Monthly Archives: August 2010

Sat, August 14th, 2010 by Graves and Allen


The folks at RIM (actually their PR people) provided me with a Blackberry 9700 (AKA Bold 2) working on the T-Mobile network for review purposes.  I have worked with it for the last month or two and like it very much.  It has a smaller footprint and thinner profile than the original Bold (9000)(which I have on an ATT account).  It has the same basic appearance, only smaller and more svelte, more like the Curve in size, but with a more substantial feeling. The 9700’s vital statistics are:    Height: 4.29 inches; Width: 2.36 inches; Depth: 0.56 inches; Weight: 4.3 ounces.   RIM claims the following battery information for the 9700: Standby time: GSM–up to 21 days/504 hours, UMTS–up to 17 days/408 hours;  Talk time: GSM–up to 6 hours, UMTS–up to 6 hours; Music playback time: up to 38 hours.  I continue to find myself impressed by the fact that the Blackberry devices do seem to hold their charge longer and get more use out of it than any other device I have experienced.

The smaller size also meant a smaller keyboard, which like the original Bold takes up about half of the front of the device, leaving the other half for the screen.  The smaller keyboard took some getting used to, but after a while, I accommodated to it and found it quite satisfactory.  If I had not bounced back and forth between the 9700 and the 9000, I probably would have accommodated to it more quickly, but, I preferred the larger keyboard.  As the 9700 is both smaller and lighter, I prefer carrying (and pocketing) that device and have gotten over the keyboard issue, deciding that the tradeoff made sense.

The 9700 also comes with a small trackpad instead of the traditional Blackberry trackball.  I strongly prefer the trackpad over the trackball.  The interface works smoothly and efficiently and it never sticks as the trackball sometimes does.  In fairness, I have never had the trackball stick on a newer device, only when the device has some wear on it.  The structure of the trackpad makes it less likely that a user will experience problems with the trackpad than the trackball.

The 9700 comes with the Blackberry OS 5.  While the OS5 offers some upgrades to its predecessors, it does not present substantial differences.  The Blackberry OS lags behind the Apple iOS4 and the Android operating systemS in terms of user interface and features.  Blackberry has now released a new OS (OS6), but it does not yet offer it on the 9700.  I have not seen the new OS in action yet, but should have a look at it soon.  It remains to see how far the new OS will move the Blackberry along the path to catching up with or surpassing the other operating systems available.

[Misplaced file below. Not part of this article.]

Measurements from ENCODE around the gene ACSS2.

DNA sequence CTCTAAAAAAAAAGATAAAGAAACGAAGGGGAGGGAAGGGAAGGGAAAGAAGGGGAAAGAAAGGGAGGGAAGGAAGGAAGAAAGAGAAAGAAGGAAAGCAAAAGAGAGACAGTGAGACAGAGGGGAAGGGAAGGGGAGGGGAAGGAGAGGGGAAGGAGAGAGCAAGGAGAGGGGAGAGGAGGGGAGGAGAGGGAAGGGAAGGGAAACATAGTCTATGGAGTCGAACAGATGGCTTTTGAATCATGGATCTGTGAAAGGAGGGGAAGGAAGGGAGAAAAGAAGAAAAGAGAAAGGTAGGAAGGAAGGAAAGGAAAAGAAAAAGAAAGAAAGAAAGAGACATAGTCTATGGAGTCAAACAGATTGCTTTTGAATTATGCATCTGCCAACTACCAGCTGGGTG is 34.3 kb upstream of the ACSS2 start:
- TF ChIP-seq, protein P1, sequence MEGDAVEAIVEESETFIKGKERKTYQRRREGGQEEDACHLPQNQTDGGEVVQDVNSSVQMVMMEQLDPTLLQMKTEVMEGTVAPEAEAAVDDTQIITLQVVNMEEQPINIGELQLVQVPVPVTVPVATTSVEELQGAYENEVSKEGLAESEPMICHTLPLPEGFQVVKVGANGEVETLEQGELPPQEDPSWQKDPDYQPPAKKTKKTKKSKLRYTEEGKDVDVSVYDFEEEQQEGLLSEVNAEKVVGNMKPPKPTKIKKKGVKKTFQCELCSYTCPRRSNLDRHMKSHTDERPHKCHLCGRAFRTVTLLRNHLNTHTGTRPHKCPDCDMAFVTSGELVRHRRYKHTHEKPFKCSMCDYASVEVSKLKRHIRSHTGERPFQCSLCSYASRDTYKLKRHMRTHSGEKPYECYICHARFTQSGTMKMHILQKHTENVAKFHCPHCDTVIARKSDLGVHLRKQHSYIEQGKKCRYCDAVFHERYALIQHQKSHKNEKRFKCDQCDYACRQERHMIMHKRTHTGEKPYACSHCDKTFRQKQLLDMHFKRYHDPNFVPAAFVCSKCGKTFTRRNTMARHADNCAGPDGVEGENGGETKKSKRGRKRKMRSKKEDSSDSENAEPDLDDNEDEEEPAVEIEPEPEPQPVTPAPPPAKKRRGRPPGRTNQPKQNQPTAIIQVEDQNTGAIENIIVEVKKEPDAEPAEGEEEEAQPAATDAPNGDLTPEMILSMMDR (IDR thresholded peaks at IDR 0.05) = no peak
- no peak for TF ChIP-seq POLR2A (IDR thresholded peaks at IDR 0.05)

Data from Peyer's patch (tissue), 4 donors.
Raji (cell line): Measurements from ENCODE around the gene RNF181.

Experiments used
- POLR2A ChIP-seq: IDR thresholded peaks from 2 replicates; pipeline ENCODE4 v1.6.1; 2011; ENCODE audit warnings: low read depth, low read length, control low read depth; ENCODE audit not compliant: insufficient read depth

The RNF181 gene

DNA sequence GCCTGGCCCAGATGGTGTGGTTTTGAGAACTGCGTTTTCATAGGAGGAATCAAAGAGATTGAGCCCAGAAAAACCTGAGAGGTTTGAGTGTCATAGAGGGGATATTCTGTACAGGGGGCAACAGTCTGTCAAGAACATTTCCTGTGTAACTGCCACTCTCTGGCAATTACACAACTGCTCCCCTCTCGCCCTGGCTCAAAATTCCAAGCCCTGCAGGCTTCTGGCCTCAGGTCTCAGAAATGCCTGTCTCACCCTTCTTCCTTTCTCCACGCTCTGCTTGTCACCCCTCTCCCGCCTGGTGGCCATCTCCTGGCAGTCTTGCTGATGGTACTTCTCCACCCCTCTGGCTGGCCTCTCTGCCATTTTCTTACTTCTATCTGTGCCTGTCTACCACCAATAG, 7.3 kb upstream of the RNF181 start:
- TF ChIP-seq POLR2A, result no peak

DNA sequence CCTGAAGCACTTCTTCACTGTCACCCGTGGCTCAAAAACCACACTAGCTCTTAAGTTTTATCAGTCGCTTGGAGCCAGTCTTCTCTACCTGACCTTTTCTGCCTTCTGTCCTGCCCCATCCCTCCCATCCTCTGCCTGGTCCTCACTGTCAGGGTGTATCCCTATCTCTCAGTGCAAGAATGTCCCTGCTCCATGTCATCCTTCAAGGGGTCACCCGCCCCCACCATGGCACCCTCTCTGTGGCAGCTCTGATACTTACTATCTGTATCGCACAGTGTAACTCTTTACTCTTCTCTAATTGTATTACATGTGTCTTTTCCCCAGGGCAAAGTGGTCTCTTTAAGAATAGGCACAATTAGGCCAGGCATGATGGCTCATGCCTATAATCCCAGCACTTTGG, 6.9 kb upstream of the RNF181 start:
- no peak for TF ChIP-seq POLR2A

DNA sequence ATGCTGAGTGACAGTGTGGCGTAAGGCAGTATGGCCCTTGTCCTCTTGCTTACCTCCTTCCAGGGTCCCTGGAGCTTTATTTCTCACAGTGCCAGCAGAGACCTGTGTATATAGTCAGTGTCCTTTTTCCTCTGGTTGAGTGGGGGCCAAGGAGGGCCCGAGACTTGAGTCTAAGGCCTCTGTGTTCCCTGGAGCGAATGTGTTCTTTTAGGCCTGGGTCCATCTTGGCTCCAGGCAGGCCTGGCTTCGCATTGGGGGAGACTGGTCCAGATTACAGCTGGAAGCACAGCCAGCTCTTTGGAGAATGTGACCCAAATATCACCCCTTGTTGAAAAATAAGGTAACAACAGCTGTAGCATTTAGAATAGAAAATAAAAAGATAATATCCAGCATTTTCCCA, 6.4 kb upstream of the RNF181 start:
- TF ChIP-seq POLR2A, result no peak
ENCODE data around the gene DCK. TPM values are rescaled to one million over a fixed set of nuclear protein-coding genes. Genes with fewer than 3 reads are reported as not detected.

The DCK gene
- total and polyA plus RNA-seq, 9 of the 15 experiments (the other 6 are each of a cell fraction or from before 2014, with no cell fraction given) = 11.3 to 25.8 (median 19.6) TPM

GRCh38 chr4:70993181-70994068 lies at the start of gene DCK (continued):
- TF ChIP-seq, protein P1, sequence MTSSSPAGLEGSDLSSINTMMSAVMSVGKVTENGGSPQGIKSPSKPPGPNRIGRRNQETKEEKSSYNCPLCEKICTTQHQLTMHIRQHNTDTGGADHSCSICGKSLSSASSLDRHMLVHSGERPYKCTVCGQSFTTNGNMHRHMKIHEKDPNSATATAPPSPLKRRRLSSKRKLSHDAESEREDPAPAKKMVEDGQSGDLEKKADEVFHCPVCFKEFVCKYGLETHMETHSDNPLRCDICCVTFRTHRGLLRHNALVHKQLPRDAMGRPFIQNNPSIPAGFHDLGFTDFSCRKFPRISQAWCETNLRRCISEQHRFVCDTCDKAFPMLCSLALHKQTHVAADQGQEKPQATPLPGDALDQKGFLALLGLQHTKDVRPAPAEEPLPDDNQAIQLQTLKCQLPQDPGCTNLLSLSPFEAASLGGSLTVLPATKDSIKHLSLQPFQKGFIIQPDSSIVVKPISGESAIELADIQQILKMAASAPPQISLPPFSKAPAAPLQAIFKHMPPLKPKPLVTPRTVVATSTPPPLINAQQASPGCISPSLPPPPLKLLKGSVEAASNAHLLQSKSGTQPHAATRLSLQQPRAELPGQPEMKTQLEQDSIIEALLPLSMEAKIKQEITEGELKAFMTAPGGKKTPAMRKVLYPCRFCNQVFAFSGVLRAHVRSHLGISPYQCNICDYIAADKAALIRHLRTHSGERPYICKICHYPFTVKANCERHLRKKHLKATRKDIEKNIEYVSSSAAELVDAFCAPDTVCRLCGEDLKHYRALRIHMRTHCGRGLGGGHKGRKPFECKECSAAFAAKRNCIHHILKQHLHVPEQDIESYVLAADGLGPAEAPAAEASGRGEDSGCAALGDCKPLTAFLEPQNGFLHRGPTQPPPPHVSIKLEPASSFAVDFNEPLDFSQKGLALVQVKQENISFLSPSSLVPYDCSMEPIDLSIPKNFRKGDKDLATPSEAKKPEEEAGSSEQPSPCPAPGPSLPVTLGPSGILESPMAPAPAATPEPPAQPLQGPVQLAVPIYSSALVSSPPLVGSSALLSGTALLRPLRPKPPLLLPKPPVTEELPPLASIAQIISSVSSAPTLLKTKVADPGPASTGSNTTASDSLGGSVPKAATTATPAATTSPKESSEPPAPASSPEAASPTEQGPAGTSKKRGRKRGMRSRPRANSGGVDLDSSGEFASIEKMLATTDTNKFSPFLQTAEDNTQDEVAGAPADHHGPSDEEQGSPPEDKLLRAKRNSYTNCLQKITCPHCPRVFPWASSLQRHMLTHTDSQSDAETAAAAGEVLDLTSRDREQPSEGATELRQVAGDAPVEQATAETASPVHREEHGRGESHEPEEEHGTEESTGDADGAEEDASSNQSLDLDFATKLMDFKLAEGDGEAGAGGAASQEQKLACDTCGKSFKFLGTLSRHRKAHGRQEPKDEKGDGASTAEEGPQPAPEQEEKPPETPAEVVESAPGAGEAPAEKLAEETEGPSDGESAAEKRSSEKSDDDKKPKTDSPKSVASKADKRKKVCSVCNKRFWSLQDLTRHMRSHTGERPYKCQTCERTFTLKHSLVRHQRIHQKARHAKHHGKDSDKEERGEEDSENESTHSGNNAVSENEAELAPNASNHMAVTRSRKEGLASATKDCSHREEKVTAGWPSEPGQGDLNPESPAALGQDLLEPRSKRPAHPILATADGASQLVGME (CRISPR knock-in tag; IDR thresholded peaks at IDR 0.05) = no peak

The Blackberry remains strong at what it does best, handling eMail;  but other systems have largely caught up to the Blackberry in eMail handling and also offer the push technology that made the Blackberry OS preeminent for such a long time period.  I like the clarity of the 9700’s display;  but it remains one of the smallest smart phone displays I have used in some time.  I prefer the larger display RIM employed with its Storm device.   The tradeoff here is the physical keyboard on the 9700 with the smaller display or the virtual keyboard with the Storm and the larger display.

When the original Bold came out, I thought it was the best of the Blackberry line.  By comparison to the 9700 the 9000 seems bulky and clunky, although it still works fine (save and except for the occasional catch in the trackball’s operation.  As both models remain current, I would choose the 9700 over the 9000.  If you have wide fingers and worry about the smaller keyboard on the 9700, don’t.  Both keyboards come with ridges that work well with fingernails, solving that problem.  The smaller size of the 9700’s keys will take some getting used to, but you won’t miss carrying the 9000 in your pocket!

As a telephone, the 9700 works fine.  I prefer using it with a Bluetooth earphone and have found it works fine with the several models I tried.  The reception will always be a function of your location and the service provider, but I have not found any significant difference in reception between the 9700 and other phones using  the same carrier.

The 9700 has both a 3G mode (the first Blackberry to work on 3G) and WiFi.  Both forms of connectivity worked well and I had no problem connecting it to my home or my office wireless networks.  The 3G brings the Blackberry into more modern times and provides a nice upkick in speed and responsiveness.  The 3.2 megapixel camera, while not overly exciting does the job nicely and gives you the ability to take grab shots when you do not have a better camera available.  It gives you a nice alternative to carrying a camera with you everywhere you go;  but if you want good pictures, you will do better with a dedicated camera than any smartphone including the 9700.

The 9700 comes with a built in GPS capability as well as Blackberry Maps.  The GPS appears to work adequately.

If you need to get a new phone, want a Blackberry and use a provider that offers the 9700, you can confidently get one and anticipate the type of reliability that has become a standard for RIM in its Blackberry devices.  I have no problem recommending it.  BUT, if you use or want to use ATT as the provider for your Blackberry, you may want to check out the Torch.  I just got one for review today and it looks very good.  I will review it shortly here.  The Torch (which comes with Blackberry OS6 preloaded) only works on ATT, so if you do not use or do not want to use ATT, you can’t get one except by paying the full price for it and then having it unlocked so that you can put another provider’s SIM card into it.

Copyright 2010 Jeffrey Allen.

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